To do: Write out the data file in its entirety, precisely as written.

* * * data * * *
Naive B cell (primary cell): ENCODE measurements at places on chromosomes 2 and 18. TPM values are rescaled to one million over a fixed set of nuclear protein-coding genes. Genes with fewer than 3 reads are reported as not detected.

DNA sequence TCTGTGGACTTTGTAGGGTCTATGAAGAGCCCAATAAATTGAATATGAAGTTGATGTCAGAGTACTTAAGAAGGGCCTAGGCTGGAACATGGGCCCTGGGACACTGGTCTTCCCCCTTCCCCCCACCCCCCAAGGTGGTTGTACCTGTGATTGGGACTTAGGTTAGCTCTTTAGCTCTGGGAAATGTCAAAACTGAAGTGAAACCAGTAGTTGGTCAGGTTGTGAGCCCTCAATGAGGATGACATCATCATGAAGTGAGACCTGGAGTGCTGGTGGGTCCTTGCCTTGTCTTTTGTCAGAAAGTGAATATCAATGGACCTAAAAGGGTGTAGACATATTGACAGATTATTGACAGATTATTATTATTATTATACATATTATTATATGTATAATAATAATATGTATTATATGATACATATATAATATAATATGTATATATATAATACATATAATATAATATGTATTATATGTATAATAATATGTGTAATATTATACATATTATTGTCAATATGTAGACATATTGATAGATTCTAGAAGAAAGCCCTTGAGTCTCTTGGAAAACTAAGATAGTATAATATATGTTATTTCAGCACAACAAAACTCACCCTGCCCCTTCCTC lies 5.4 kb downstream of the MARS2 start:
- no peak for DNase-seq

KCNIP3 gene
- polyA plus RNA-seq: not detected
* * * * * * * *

Naive B cell (primary cell): ENCODE measurements at places on chromosomes 2 and 18. TPM values are rescaled to one million over a fixed set of nuclear protein-coding genes. Genes with fewer than 3 reads are reported as not detected.

DNA sequence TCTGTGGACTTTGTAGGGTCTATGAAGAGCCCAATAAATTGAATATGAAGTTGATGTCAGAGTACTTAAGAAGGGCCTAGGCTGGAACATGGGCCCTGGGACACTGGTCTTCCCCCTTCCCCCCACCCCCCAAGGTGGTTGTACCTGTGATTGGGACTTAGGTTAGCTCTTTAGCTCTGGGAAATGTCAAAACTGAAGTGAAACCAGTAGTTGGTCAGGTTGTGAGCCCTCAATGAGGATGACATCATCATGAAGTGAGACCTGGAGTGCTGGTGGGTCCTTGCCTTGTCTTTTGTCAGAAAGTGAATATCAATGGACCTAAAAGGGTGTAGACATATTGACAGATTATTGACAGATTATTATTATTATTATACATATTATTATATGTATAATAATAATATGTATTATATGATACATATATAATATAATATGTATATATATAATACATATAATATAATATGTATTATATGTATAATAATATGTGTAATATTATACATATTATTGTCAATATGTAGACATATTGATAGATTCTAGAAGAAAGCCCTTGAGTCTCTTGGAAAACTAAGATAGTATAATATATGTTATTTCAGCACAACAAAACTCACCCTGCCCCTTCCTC lies 5.4 kb downstream of the MARS2 start:
- no peak for DNase-seq

KCNIP3 gene
- polyA plus RNA-seq: not detected